New battle for seven-year-old with ultra rare skin condition as row over blue badge erupts

Gulzeab Ahmed with her son Marni, who has rare skin condition Harlequin ichthyosis. Picture by Tony Johnson.

Gulzeab Ahmed with her son Marni, who has rare skin condition Harlequin ichthyosis. Picture by Tony Johnson.

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The constant threat of infection plagues the life of Armaan Ahmed, but that wont stop him having fun.

The energetic seven-year-old, who lives in Beeston, Leeds, has so far defied the doctors in overcoming deadly infections such as septicaemia, E. coli and MRSA during his short life.

As one of just 14 people in the UK with life-limiting skin disease Harlequin ichthyosis, Armaan, known to family and friends as Marni, faces a 24-hour battle with his fragile skin every single day.

Marni’s condition means he needs to be bathed twice-a-day, bandaged and covered in creams which must be reapplied every two hours, even at night, in a bid to stop the surface cracking and opening up to blood poisoning.

But the bright-eyed Beeston Primary School pupil’s family is now in the midst of a battle of a different kind, having had their lifeline blue badge taken from them after five years.

Marni’s mother and carer Gulzeab, who had to leave work to tend to the youngster, has failed in an appeal against Leeds City Council’s decision and formally complained that his complex needs are not being considered.

The 39-year-old said: “We just manage him and hope that one day there will be something to help him or a cure. As long as he’s happy and healthy, that’s all that matters. That’s why it’s important – I don’t have to risk his skin. Without a blue badge he could be at risk even more.”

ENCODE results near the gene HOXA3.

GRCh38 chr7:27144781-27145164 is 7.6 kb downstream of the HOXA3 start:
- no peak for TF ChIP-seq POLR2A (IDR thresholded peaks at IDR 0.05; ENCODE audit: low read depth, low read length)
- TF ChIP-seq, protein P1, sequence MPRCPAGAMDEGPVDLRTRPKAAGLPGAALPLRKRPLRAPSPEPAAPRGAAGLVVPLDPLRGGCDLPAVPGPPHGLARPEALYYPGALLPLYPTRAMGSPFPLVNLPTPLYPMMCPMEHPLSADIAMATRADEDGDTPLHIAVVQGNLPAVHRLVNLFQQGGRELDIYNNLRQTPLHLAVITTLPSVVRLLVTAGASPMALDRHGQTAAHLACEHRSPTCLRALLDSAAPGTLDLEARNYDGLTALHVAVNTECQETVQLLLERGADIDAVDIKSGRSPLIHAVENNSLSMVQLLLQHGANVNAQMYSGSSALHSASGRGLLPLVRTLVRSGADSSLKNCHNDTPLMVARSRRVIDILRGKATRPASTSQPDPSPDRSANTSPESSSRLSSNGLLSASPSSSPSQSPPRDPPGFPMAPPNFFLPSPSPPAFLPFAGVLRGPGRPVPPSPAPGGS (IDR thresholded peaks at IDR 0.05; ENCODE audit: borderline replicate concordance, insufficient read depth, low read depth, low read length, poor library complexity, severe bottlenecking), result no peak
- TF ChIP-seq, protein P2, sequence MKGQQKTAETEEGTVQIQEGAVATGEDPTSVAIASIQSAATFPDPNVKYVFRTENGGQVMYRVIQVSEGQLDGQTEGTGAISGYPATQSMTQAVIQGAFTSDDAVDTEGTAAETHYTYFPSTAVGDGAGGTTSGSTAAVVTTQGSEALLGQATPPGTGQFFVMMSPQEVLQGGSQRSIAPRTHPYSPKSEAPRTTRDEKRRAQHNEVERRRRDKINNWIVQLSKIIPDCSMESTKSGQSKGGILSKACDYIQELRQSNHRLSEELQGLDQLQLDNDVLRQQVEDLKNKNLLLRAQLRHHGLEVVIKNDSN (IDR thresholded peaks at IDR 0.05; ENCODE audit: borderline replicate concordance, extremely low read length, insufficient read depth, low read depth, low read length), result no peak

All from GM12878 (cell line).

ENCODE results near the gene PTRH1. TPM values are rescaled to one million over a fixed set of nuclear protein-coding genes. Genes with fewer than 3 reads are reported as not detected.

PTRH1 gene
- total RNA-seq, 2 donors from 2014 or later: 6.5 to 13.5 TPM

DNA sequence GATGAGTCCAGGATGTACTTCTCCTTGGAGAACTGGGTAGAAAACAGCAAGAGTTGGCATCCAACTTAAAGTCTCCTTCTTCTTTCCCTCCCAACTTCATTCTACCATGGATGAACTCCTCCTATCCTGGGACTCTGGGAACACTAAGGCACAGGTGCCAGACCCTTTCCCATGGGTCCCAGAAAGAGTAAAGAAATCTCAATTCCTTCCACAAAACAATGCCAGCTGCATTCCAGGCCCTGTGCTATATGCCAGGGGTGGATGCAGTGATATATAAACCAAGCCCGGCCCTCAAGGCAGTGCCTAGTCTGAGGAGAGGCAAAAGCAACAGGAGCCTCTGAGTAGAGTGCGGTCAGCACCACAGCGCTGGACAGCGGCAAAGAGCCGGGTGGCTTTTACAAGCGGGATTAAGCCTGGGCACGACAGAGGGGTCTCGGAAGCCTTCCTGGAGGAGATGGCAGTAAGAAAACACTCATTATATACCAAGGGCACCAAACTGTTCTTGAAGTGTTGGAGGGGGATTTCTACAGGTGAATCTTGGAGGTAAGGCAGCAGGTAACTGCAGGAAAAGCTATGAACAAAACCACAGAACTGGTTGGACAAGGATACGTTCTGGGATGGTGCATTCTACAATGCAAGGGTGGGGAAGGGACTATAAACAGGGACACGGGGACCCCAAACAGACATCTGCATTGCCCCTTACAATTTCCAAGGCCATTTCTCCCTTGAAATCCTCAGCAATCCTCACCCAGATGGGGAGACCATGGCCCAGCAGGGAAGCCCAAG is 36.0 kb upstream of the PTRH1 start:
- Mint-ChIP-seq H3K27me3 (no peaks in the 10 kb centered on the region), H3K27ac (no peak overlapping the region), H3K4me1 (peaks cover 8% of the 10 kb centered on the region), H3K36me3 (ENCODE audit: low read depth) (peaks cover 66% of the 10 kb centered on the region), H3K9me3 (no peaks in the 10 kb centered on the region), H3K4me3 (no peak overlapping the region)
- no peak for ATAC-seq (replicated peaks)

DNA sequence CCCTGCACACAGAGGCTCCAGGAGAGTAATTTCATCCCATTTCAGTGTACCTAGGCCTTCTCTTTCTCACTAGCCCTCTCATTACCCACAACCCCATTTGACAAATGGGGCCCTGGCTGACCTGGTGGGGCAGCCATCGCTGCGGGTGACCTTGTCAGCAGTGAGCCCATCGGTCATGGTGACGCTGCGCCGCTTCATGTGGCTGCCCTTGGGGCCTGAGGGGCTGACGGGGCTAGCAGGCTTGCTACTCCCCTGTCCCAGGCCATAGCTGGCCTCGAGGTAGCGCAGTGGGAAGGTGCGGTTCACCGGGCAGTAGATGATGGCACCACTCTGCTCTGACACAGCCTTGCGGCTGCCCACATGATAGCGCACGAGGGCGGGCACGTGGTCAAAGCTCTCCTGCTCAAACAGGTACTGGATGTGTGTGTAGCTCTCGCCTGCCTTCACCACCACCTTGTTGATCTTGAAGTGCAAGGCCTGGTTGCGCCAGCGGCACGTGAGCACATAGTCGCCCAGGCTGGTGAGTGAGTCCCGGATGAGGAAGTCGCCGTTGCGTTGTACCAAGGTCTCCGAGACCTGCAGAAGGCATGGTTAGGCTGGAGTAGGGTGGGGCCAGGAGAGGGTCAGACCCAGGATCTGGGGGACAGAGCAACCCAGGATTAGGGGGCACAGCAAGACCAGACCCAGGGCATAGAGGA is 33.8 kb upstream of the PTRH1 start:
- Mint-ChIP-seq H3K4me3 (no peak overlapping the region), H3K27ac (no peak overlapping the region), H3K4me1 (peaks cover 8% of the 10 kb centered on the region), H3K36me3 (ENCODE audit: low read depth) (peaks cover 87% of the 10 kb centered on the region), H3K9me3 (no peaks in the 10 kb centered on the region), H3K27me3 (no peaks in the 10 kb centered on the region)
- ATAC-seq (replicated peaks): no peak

Marni was born with thick, scaly skin covering his ears and had no eyelids until skin graft surgery when he was just six weeks old saved his senses. Almost three years in and out of Leeds hospitals followed.

The fragility of his skin, which grows 14-times faster than it should, means he spends much of his time indoors as the sun’s heat dehydrates and cracks its surface.

A dedicated teaching assistant tends to upbeat Marni’s many needs at school as he joins in with class but rarely gets the chance to go out to play with friends. Gulzeab said: “He loves school, he’s a happy child but he’s got no skin barrier so he’s prone to infection.”

Marni’s family were refused a renewal of their blue badge, which would allow them to park closer to services such as hospitals for free, in April 2014. After a failed appeal and subsequent complaint, despite supporting letters from doctors and consultants, council officers once again denied them a badge this month.

Gulzeab, who knows two families impacted by the condition that still have blue badges in Coventry and Oldham, added: “He’s a normal little boy with complex needs and they need to take those into consideration. The criteria should be different for children than it is for adults. He hasn’t grown out of his condition all of a sudden, so why is his treatment different to others?”

A council spokeswoman said the authority has “enormous sympathy” for Marni but can not issue a new blue badge because he does not fit the criteria.

She added: “Blue badges are designed to help people with mobility issues and the Department for Transport base eligibility on how far you are able to walk.”

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